Object of the Week: Portrait of the Artist’s Daughter by J. Alden Weir

J. Alden Weir (1852-1919) was born to a family of artists in West Point, New York. His father, an accomplished painter, was a drawing professor at the Military Academy in West Point, and his older brother was a landscape painter and ultimately served as a professor of painting at Yale University. In 1870, with his family’s support, Weir moved to New York City at age seventeen to study at the National Academy of Design. Three years later, in 1873, he traveled to Paris and spent the next four years studying at the École des Beaux-Arts. In this time, Weir traveled all over Europe, absorbing history and culture. Weir’s education, first at the National Academy and then at the École des Beaux-Arts, was traditional and academic, and he favored a realist style when painting still lives and portraits. When Weir first encountered the radical Impressionist style, which rose to prominence in Paris in the 1870s, he was shocked. In a letter to his parents dated April 15, 1877, Weir wrote, “I never in my life saw more horrible things…. They do not observe drawing nor form but give you an impression of what they call nature. It was worse than the Chamber of Horrors. I was there about a quarter of an hour and left with a head ache…” Weir returned to New York City in 1877. He regularly exhibited his work at the National Academy and earned a living by teaching art classes and through painting commissions. Early in 1882, Weir met Anna Dwight Baker when she accompanied a friend to one of Weir’s drawing lessons. Weir and Anna became engaged a few weeks after meeting and married in 1883. The couple had three daughters, Caroline, Dorothy, and Cora, before Anna tragically died in 1892. By the 1890s, the view of French Impressionism as a radical style had faded, and American painters had happily adopted Impressionism as their own. Weir, who fifteen years earlier had scoffed at the loosely painted landscapes he encountered in Paris, was now building a name for himself as a prominent American Impressionist painter. In 1898, tired of the rejection Impressionism continuously received from the National Academy of Design and the Society of American Artists, Weir and nine other artists formed the exhibition group known as The Ten, in order to advocate for artistic freedom and innovation. The Ten exhibited together for twenty years. Weir’s Portrait of the Artist’s Daughter shows his daughter Dorothy around age twenty. Painted circa 1910, the portrait combines elements of realism and Impressionism. Dorothy’s features are sharply delineated, while her dress is rendered with soft, emotive brushstrokes. Correspondence in the Everson’s archives suggests that Fernando Carter, Director of the Syracuse Museum of Fine Arts (today the Everson Museum), saw the painting on display in the 16th Annual Exhibition of The Ten at Montross Gallery in New York City and decided to purchase it for the Syracuse Museum’s collection. The exhibition ran from March 12 to April 5, 1913. Letters between Carter and the gallery owner, N.E. Montross, indicate that Carter asked Montross to ship the painting to Syracuse once the exhibition closed so Carter could share it with Museum trustees and receive purchasing approval. While Carter had originally agreed to a purchase price of $2,500, his trustees balked at the fee. At Carter’s request, Montross succeeded in convincing Weir to discount the painting, and the Museum ultimately agreed to purchase the portrait for $2,000. Portrait of the Artist’s Daughter is currently on view in A Legacy of Firsts: The Everson Collects.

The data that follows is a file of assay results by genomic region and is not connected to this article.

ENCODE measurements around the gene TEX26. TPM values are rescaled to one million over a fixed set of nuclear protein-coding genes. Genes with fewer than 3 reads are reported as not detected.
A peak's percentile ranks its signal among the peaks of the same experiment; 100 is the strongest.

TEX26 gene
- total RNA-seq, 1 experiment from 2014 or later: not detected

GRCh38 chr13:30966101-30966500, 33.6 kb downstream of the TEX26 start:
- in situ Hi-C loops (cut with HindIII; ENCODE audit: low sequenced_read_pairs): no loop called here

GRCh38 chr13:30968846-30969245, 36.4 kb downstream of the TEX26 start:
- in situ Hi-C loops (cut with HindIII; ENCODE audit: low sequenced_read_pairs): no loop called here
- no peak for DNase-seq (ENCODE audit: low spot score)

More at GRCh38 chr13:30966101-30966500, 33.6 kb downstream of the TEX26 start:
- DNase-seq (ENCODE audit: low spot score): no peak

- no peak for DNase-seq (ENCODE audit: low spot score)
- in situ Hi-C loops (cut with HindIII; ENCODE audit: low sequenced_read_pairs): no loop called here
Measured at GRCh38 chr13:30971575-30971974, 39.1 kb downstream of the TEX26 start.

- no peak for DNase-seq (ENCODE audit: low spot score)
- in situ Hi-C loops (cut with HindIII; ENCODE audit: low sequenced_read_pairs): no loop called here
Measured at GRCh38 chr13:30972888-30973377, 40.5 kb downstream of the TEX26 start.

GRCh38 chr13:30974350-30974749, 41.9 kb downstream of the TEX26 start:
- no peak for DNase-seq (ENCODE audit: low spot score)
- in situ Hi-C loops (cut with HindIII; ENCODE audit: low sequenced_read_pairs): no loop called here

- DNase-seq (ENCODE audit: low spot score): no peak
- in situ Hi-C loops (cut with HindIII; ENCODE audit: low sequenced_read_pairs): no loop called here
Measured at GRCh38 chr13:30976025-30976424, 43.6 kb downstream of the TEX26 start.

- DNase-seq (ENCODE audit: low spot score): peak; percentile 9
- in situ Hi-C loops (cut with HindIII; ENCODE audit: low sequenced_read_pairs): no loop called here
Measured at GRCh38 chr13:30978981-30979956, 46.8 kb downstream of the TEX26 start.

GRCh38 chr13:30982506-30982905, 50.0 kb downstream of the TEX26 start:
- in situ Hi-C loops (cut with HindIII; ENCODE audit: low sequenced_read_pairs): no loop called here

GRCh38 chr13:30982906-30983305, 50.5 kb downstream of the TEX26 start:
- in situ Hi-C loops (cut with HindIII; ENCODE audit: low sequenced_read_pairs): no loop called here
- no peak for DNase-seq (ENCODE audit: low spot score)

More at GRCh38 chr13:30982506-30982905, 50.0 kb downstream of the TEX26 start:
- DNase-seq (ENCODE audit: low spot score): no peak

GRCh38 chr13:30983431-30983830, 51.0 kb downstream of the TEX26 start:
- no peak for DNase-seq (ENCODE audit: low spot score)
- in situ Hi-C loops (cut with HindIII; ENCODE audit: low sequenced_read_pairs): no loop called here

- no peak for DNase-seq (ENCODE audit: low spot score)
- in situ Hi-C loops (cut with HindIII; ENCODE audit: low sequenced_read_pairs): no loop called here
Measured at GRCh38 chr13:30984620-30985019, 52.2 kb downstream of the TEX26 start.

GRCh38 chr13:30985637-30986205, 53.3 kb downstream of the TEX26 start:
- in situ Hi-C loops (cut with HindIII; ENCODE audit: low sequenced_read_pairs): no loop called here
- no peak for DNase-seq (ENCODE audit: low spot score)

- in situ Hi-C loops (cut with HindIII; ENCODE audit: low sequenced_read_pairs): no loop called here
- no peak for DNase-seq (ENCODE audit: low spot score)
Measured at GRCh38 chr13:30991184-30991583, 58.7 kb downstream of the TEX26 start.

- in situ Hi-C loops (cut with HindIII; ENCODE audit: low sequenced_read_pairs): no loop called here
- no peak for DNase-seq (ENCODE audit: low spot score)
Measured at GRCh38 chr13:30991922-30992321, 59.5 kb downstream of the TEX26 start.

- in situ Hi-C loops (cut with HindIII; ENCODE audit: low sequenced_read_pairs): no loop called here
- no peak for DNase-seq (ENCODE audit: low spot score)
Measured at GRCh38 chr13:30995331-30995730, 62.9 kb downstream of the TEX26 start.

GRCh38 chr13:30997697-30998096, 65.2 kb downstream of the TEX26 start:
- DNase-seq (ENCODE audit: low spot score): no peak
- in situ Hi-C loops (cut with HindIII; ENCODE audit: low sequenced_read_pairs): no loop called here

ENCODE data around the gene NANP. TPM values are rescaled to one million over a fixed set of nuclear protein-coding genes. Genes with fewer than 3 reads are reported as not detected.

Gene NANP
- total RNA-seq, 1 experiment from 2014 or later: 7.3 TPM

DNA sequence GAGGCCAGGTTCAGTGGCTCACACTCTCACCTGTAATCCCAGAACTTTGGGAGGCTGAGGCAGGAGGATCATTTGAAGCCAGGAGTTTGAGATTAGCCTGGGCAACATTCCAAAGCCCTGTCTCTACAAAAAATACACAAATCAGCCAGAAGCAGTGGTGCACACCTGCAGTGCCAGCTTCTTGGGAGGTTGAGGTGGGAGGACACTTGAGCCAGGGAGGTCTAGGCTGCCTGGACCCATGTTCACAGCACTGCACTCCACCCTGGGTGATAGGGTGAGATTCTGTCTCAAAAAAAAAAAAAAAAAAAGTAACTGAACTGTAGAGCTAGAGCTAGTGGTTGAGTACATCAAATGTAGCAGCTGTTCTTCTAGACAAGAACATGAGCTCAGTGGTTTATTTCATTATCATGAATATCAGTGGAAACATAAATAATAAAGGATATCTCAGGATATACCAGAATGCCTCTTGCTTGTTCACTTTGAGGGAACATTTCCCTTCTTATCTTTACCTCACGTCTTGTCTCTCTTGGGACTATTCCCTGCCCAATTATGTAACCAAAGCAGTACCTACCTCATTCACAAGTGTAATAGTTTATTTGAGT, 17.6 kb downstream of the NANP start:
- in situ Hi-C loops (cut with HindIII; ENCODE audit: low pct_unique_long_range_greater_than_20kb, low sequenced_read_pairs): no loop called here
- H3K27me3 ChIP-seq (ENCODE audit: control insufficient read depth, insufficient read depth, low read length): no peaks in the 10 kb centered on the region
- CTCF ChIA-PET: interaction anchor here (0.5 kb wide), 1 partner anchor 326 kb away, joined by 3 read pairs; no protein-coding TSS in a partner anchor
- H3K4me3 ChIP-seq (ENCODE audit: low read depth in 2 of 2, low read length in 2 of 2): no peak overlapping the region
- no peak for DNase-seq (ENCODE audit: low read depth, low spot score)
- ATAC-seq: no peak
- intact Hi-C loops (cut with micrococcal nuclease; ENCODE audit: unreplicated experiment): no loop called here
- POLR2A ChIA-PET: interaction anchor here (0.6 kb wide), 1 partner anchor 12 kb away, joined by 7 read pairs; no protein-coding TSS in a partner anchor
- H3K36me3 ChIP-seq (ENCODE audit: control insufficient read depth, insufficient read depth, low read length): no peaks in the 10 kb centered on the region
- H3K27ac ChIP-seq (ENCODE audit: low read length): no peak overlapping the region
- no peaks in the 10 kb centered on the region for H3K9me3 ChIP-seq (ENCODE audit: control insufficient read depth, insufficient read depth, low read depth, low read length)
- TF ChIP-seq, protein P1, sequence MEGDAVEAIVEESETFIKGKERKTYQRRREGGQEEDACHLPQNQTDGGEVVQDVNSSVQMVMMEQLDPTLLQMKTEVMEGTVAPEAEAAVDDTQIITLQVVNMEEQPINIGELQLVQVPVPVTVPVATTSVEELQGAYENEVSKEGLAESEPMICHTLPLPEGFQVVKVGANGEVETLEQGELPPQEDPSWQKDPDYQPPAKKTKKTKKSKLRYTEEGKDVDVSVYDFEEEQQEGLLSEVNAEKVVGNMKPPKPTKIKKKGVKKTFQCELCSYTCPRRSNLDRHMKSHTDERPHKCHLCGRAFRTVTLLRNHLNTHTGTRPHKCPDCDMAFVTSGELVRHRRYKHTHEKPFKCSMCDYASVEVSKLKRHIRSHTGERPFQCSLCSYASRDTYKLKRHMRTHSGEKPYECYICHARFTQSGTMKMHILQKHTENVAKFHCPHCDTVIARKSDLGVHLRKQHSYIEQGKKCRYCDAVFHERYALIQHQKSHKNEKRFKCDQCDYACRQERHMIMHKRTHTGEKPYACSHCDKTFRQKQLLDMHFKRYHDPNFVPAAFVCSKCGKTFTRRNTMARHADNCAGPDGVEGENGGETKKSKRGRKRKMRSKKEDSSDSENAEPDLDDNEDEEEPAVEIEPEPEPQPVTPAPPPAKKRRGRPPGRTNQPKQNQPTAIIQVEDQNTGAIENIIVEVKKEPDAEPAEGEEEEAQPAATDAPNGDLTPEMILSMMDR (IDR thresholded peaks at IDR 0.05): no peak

-Steffi Chappell, Assistant Curator

Sources:Dorothy Weir Young, The Life and Letters of J. Alden Weir, edited by Lawrence W. Chisolm. New Haven, CT: Yale University Press, 1960.“Julian Alden Weir,” National Park Service, Weir Farm National Historic Site, https://www.nps.gov/wefa/learn/historyculture/jald…

J. Alden Weir, Portrait of the Artist’s Daughter, ca. 1910, oil on canvas, 39⅝ x 32¼ inches, Everson Museum of Art; Museum purchase with the Friends of American Art Fund, 13.150.